We pulled up to the airport 25 minutes before our flight left. 

We checked our bags, passed through security, and got to our gate with 15 minutes to spare. 

I was so freaked about making the plane–unnecessarily it turned out–that I forgot my laptop in security.  The NZ version of TSA wandered from gate to gate asking whose it was.  My kids opened it up, saw the coffee stains, and claimed it.

Oh, NZ.

And with that, we said goodbye to the South island and rounded home to finish up our trip on the North island.

The Davis-Gransden-Pollard-Davies contingent lives in Auckland, so it seemed fitting to begin and end our vacation with them.  Trying to get a sense of the city, we booked an AirBnB out of the downtown commercial hub, in the Murray’s Bay neighborhood.  It promised a short walk to the beach and to its little town center.

As we pulled into our temporary neighborhood of truly gorgeous homes, though, it kind of seemed we were in the middle of suburban nowhere. 

Luckily, we checked in with our host, who shared how to get quickly to the beach and then into town.  Just a few minutes to either.  Sweet!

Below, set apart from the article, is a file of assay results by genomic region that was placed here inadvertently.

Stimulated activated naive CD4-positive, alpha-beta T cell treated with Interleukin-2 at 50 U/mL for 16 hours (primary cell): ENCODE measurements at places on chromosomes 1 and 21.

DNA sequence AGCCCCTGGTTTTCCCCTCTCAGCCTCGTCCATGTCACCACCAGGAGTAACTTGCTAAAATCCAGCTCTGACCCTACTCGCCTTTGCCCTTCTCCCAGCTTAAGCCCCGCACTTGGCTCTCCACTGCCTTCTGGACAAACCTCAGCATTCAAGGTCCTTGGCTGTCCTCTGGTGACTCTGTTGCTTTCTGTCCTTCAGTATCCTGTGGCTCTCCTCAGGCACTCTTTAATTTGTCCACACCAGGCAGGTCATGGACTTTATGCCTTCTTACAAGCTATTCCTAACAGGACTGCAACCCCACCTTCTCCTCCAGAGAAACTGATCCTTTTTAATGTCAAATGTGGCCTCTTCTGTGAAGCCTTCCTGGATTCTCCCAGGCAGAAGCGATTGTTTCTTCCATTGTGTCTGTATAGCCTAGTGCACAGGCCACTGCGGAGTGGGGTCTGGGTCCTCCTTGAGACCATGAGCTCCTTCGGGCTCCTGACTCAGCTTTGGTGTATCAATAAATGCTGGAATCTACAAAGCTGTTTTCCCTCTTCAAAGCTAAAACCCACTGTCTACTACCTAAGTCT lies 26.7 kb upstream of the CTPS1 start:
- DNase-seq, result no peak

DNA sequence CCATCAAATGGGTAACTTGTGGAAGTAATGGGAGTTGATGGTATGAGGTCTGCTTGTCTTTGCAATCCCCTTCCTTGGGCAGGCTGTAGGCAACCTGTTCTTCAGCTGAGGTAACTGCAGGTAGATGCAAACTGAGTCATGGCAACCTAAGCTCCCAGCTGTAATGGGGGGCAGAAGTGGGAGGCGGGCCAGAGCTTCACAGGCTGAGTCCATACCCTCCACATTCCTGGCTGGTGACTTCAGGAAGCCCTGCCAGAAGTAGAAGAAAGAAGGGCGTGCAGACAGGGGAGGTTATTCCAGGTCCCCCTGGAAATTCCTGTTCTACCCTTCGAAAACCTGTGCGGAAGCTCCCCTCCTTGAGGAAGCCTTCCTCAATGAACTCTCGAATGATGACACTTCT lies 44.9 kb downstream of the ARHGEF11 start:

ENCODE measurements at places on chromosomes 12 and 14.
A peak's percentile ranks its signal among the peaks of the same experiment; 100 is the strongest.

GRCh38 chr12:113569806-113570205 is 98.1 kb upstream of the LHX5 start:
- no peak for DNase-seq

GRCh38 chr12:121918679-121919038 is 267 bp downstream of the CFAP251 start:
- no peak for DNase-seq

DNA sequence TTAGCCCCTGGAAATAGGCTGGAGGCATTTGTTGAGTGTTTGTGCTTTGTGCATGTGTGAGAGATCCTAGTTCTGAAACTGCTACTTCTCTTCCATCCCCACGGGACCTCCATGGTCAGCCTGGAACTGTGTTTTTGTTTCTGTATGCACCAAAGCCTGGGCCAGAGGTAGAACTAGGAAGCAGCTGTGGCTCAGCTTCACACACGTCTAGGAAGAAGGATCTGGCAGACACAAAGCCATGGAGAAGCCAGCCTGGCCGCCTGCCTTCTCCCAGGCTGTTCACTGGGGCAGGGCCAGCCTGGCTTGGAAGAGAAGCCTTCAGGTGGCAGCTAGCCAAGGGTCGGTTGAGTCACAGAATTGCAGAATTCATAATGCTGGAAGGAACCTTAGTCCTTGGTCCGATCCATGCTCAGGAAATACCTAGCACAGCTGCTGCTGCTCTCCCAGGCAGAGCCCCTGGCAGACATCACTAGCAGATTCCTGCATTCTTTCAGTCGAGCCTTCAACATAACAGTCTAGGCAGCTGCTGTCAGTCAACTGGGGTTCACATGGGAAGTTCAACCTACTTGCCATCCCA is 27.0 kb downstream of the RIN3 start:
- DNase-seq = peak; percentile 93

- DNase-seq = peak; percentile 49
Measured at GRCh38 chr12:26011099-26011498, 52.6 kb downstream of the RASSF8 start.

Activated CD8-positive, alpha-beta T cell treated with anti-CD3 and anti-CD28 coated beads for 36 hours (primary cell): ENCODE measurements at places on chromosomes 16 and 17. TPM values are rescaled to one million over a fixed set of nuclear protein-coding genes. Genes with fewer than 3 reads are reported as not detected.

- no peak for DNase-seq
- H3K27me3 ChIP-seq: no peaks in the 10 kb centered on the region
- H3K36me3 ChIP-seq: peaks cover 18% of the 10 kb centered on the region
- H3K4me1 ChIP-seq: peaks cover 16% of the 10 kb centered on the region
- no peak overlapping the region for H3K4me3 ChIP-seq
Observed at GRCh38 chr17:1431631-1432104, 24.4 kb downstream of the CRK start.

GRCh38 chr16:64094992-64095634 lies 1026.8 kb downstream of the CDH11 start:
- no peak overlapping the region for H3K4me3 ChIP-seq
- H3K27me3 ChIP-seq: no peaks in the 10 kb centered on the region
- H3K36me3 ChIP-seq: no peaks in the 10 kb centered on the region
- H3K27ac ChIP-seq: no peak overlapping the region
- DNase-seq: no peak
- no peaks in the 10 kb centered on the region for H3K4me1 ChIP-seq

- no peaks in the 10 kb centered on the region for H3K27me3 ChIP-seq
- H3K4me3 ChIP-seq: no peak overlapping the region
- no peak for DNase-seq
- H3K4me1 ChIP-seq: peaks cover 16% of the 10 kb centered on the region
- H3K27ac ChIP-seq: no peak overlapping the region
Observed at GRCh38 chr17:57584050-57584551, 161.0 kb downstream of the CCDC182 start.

Our rental was the ground floor of her home, fronting the lovely backyard and outfitted with a little deck filled with greenery.

Feeling more secure about our surroundings, we walked into Mairangi Bay Village for dinner.  It was a charming ghost town.  We realized: New Year’s Day.  Duh.

We saw a street placard: “OPEN THAI.”  Nuff said, we’re in.  The workers at Pattaya Thai actually seemed a bit shocked to have customers … their only customers for some time.  The food was perfect, the sunny evening lovely, and it felt like we had been dropped into the perfect place at the perfect time.